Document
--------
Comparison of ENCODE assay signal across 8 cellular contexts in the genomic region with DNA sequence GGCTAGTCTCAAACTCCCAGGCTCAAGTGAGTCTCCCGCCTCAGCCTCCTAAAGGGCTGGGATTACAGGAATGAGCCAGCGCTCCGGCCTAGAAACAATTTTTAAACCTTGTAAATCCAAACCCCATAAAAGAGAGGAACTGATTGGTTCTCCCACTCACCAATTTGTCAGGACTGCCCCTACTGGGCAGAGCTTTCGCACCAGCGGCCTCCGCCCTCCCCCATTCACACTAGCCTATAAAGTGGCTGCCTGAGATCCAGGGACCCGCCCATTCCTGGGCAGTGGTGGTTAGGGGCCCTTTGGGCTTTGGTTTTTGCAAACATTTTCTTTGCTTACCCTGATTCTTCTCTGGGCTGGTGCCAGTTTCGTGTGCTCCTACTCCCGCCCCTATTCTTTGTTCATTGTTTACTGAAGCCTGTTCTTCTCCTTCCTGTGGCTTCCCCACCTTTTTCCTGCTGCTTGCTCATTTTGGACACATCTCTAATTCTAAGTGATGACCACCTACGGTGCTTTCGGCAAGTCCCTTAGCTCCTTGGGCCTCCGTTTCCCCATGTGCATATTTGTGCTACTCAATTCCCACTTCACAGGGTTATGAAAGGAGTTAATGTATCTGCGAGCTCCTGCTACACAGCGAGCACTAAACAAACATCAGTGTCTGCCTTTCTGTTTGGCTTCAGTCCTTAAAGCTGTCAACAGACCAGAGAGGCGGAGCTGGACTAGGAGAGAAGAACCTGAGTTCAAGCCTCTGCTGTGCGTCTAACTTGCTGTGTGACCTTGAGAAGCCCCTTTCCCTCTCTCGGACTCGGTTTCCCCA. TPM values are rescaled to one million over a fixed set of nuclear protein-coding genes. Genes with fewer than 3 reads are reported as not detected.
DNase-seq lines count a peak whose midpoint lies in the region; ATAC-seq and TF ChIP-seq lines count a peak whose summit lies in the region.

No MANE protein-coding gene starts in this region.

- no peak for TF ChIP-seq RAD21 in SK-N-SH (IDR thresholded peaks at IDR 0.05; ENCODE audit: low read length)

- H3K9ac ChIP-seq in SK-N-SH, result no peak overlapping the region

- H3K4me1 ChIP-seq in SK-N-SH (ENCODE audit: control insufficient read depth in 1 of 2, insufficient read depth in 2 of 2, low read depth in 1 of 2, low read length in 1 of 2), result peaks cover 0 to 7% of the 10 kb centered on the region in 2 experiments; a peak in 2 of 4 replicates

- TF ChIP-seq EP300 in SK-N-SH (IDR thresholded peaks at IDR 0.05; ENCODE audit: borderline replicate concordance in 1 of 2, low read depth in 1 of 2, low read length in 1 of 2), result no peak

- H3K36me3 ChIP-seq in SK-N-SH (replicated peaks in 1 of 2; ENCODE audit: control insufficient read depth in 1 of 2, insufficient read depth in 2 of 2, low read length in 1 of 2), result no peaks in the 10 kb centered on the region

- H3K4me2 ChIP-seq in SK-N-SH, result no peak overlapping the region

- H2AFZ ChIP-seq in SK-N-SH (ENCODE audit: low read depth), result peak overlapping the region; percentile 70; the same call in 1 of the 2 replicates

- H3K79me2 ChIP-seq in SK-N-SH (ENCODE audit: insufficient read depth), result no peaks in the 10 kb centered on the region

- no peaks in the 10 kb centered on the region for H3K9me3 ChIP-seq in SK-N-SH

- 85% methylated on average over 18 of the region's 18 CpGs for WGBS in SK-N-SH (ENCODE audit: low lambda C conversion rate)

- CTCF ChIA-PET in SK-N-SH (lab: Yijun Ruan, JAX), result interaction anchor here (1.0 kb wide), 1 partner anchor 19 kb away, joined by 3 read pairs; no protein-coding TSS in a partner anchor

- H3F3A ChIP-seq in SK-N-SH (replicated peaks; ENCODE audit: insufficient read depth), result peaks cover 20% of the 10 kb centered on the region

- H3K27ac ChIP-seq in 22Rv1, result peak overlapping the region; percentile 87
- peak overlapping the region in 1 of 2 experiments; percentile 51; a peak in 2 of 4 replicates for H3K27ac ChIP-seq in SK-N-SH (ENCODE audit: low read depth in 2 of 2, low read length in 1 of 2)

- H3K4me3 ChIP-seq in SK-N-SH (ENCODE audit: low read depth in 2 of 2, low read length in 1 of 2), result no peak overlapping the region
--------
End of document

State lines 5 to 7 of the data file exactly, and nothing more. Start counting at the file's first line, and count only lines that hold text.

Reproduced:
- H3K9ac ChIP-seq in SK-N-SH, result no peak overlapping the region

- H3K4me1 ChIP-seq in SK-N-SH (ENCODE audit: control insufficient read depth in 1 of 2, insufficient read depth in 2 of 2, low read depth in 1 of 2, low read length in 1 of 2), result peaks cover 0 to 7% of the 10 kb centered on the region in 2 experiments; a peak in 2 of 4 replicates

- TF ChIP-seq EP300 in SK-N-SH (IDR thresholded peaks at IDR 0.05; ENCODE audit: borderline replicate concordance in 1 of 2, low read depth in 1 of 2, low read length in 1 of 2), result no peak